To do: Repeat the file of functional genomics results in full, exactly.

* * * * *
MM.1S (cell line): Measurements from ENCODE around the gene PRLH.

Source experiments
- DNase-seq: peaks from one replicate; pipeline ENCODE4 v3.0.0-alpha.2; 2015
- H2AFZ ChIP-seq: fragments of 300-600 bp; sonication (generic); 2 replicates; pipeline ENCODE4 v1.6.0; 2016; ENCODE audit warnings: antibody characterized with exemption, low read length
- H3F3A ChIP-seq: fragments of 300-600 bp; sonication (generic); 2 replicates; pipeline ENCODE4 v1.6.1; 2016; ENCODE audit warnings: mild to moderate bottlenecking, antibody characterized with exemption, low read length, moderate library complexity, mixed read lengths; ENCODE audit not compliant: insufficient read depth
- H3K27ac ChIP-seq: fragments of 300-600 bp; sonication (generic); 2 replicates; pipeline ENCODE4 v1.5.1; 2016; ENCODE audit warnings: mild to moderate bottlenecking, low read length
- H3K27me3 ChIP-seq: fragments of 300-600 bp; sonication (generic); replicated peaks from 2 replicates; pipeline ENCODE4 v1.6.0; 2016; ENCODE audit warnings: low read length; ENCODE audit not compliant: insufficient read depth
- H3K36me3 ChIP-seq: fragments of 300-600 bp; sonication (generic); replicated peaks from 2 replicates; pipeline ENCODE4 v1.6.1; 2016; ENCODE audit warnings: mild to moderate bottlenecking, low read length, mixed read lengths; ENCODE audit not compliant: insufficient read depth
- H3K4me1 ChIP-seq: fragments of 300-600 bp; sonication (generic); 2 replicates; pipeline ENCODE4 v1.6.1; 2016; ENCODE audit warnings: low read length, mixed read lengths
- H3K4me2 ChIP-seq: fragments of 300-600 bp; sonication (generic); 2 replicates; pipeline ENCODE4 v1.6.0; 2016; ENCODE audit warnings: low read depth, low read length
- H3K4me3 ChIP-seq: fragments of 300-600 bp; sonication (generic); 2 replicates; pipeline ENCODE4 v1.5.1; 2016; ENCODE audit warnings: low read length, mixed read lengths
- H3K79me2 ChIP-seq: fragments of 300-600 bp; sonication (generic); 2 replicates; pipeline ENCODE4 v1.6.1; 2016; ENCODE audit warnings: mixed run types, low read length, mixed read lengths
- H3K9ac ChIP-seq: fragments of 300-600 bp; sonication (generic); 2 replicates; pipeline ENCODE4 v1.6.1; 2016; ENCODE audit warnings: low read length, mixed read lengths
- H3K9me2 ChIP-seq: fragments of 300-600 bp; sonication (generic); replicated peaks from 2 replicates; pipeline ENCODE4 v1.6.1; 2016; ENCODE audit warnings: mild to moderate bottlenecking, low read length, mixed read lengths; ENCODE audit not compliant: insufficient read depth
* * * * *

MM.1S (cell line): Measurements from ENCODE around the gene PRLH.

Source experiments
- DNase-seq: peaks from one replicate; pipeline ENCODE4 v3.0.0-alpha.2; 2015
- H2AFZ ChIP-seq: fragments of 300-600 bp; sonication (generic); 2 replicates; pipeline ENCODE4 v1.6.0; 2016; ENCODE audit warnings: antibody characterized with exemption, low read length
- H3F3A ChIP-seq: fragments of 300-600 bp; sonication (generic); 2 replicates; pipeline ENCODE4 v1.6.1; 2016; ENCODE audit warnings: mild to moderate bottlenecking, antibody characterized with exemption, low read length, moderate library complexity, mixed read lengths; ENCODE audit not compliant: insufficient read depth
- H3K27ac ChIP-seq: fragments of 300-600 bp; sonication (generic); 2 replicates; pipeline ENCODE4 v1.5.1; 2016; ENCODE audit warnings: mild to moderate bottlenecking, low read length
- H3K27me3 ChIP-seq: fragments of 300-600 bp; sonication (generic); replicated peaks from 2 replicates; pipeline ENCODE4 v1.6.0; 2016; ENCODE audit warnings: low read length; ENCODE audit not compliant: insufficient read depth
- H3K36me3 ChIP-seq: fragments of 300-600 bp; sonication (generic); replicated peaks from 2 replicates; pipeline ENCODE4 v1.6.1; 2016; ENCODE audit warnings: mild to moderate bottlenecking, low read length, mixed read lengths; ENCODE audit not compliant: insufficient read depth
- H3K4me1 ChIP-seq: fragments of 300-600 bp; sonication (generic); 2 replicates; pipeline ENCODE4 v1.6.1; 2016; ENCODE audit warnings: low read length, mixed read lengths
- H3K4me2 ChIP-seq: fragments of 300-600 bp; sonication (generic); 2 replicates; pipeline ENCODE4 v1.6.0; 2016; ENCODE audit warnings: low read depth, low read length
- H3K4me3 ChIP-seq: fragments of 300-600 bp; sonication (generic); 2 replicates; pipeline ENCODE4 v1.5.1; 2016; ENCODE audit warnings: low read length, mixed read lengths
- H3K79me2 ChIP-seq: fragments of 300-600 bp; sonication (generic); 2 replicates; pipeline ENCODE4 v1.6.1; 2016; ENCODE audit warnings: mixed run types, low read length, mixed read lengths
- H3K9ac ChIP-seq: fragments of 300-600 bp; sonication (generic); 2 replicates; pipeline ENCODE4 v1.6.1; 2016; ENCODE audit warnings: low read length, mixed read lengths
- H3K9me2 ChIP-seq: fragments of 300-600 bp; sonication (generic); replicated peaks from 2 replicates; pipeline ENCODE4 v1.6.1; 2016; ENCODE audit warnings: mild to moderate bottlenecking, low read length, mixed read lengths; ENCODE audit not compliant: insufficient read depth